QSL card from Kingstown Radio, Hull England
Kingstown Radio uses just 1W to serve a hospital in Hull, England

Navigational beacons

Radio signals are an essential means of navigating for most ships and aeroplanes and the frequencies between the Long Wave band and the MW band have been allocated for this purpose. More surprisingly, a few beacons operate in the MW band interspersed amongst the broadcasters. Beacons are usually low power and intended to give accurate navigational information over 50-100 nautical miles range, however long distance listeners (DXers) will be able to detect the repetitive Morse code identification messages from beacons over much greater distances. Although traditional non-directional beacons are less used these days, there has been growth in transmitters for differential GPS systems.

Clandestines, pirates and jammers

Most signals described so far are more or less permanent features in the MW landscape. However, there are several more transient types of signals which can be heard, the most prominent of which are pirates and clandestine operations. Pirates are stations operating openly without official licences from any country. They range from one time hobby pirates operating from someone’s bedroom to fully financed operations broadcasting from ships at sea. The heyday of the seaborne pirate seems to be gone since the likes of Radio Caroline, Voice of Peace and Radio New York International have passed into the history books. However land based pirates have persisted since the 1960s in a number of countries (UK & Netherlands in particular).

Laser 558 was a pirate that broadcast from the North Sea

Clandestine stations are usually politically motivated broadcasters often supported by a covert government operation. Operations are complex since stations can pretend to be what they are not and there is always the possibility of the double bluff! These stations come and go, reflecting political changes in their ‘host’ country. Currently the bulk of known clandestines are operating in the Middle East. Long serving examples include National Radio of the Saharan Democratic Republic (since 1975).

Clandestine stations, as well as official broadcasters, are often the target of jamming if the government in the area targeted by the broadcaster feels threatened by the message being carried. Jamming usually takes the form of a powerful transmitter broadcasting irritating noise and interference on the same frequency as the station beaming into the country. Jamming on MW has fallen dramatically since the late 1980s and now is confined mainly to the Middle East and the Korean peninsula.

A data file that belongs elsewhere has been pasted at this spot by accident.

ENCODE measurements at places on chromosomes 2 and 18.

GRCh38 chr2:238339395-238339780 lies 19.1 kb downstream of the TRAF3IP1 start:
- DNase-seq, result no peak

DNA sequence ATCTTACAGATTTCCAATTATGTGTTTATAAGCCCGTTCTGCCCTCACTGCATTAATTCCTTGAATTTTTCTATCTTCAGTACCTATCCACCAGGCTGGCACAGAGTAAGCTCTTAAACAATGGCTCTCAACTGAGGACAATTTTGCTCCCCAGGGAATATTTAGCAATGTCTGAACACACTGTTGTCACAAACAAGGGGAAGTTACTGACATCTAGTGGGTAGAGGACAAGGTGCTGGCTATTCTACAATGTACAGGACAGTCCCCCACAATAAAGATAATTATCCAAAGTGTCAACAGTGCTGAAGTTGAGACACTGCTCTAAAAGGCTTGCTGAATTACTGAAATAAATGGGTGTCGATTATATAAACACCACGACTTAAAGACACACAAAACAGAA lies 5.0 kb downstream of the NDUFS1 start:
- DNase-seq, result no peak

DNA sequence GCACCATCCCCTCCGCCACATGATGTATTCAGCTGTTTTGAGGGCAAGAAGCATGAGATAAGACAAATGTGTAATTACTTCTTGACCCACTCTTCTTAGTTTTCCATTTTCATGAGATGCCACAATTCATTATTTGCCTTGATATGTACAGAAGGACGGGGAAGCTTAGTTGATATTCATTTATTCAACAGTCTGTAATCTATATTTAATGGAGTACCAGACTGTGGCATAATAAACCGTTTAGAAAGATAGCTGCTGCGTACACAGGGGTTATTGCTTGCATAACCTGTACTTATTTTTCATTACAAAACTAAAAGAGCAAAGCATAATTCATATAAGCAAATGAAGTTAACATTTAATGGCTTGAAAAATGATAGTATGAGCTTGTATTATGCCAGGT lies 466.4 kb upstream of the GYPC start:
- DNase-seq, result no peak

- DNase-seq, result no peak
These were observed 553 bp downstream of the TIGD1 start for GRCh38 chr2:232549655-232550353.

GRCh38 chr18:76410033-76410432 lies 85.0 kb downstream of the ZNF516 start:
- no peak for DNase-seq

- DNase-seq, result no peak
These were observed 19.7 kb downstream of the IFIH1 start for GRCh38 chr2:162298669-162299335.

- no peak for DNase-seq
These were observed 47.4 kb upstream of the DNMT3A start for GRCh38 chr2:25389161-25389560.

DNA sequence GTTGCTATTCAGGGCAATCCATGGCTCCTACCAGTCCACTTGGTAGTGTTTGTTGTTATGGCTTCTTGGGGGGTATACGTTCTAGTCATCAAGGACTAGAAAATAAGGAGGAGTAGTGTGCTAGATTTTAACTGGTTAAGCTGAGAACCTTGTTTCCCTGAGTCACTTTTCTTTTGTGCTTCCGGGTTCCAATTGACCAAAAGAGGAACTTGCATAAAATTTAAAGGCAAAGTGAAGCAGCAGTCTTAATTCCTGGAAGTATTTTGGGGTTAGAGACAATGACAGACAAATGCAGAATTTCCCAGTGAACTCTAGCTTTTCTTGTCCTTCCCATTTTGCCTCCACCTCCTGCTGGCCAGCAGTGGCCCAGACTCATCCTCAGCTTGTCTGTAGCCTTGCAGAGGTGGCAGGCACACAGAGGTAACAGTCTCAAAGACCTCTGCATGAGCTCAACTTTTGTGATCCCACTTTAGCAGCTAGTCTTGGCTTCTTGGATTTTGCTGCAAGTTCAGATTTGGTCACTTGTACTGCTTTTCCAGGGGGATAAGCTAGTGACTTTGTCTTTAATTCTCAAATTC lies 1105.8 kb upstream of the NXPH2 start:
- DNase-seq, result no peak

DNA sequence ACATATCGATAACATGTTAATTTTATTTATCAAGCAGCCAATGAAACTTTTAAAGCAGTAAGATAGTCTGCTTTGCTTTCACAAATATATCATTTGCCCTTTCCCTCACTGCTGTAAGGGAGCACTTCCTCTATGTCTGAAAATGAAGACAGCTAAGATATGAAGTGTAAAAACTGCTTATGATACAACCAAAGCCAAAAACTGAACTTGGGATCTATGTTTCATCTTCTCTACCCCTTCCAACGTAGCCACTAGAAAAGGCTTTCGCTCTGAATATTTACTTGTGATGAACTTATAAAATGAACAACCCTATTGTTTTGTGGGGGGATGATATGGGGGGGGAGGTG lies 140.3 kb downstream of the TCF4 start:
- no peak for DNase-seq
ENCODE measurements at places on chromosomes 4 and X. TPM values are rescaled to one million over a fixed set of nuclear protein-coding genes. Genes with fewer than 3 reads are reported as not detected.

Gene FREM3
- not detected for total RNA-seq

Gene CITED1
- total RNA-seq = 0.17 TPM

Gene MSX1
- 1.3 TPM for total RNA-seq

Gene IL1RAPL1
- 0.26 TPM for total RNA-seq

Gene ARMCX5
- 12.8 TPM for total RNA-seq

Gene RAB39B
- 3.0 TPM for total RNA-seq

Long Wave stations

Though the Long Wave (LW) band (148.5 – 283.5kHz) is not strictly part of the MW Band, many listeners have common interest in the two bands. Long Wave is only used by broadcasters in Europe, North Africa, Mongolia and the Asian part of the former Soviet Union. Elsewhere in the world these frequencies are used mainly by navigational beacons similar to those found between 283.5 and 525kHz. One exception is in the USA where 160-190kHz is also used by experimenters who are allowed just 1W of power to tiny antenna!

In recent years many LW stations have fallen silent due to declining audiences and increasing maintenance costs. A few transmitters have remained for strategic purposes – during the Cold War it was said that if a British submarine surfaced and could not receive the BBC on 198kHz it meant that the UK had been wiped out by nuclear war.

Other occupants

Loosely coupled to the main broadcast frequencies you will find a number of other interesting signals.. The frequencies of 518 and 490kHz are used worldwide for Navtex, a maritime information broadcasting system for shipping. These are digital transmissions but easy to decode with the right equipment or software.

Above 1600kHz in Europe you will find coastal radio stations in several countries broadcasting weather and other maritime information. These operate in SSB mode and for brief scheduled broadcasts. You’ll likely hear digital military communications and may even stumble across some relic first generation cordless phones in FM mode. And finally below the MW band at 472-479kHz you’ll find the 630m amateur band. From time to time other mysterious signals appear (such as driftnet buoy radio beacons), which is part of the fun of exploring the medium wave band.

There is plenty of choice for the MW DXer to chase after.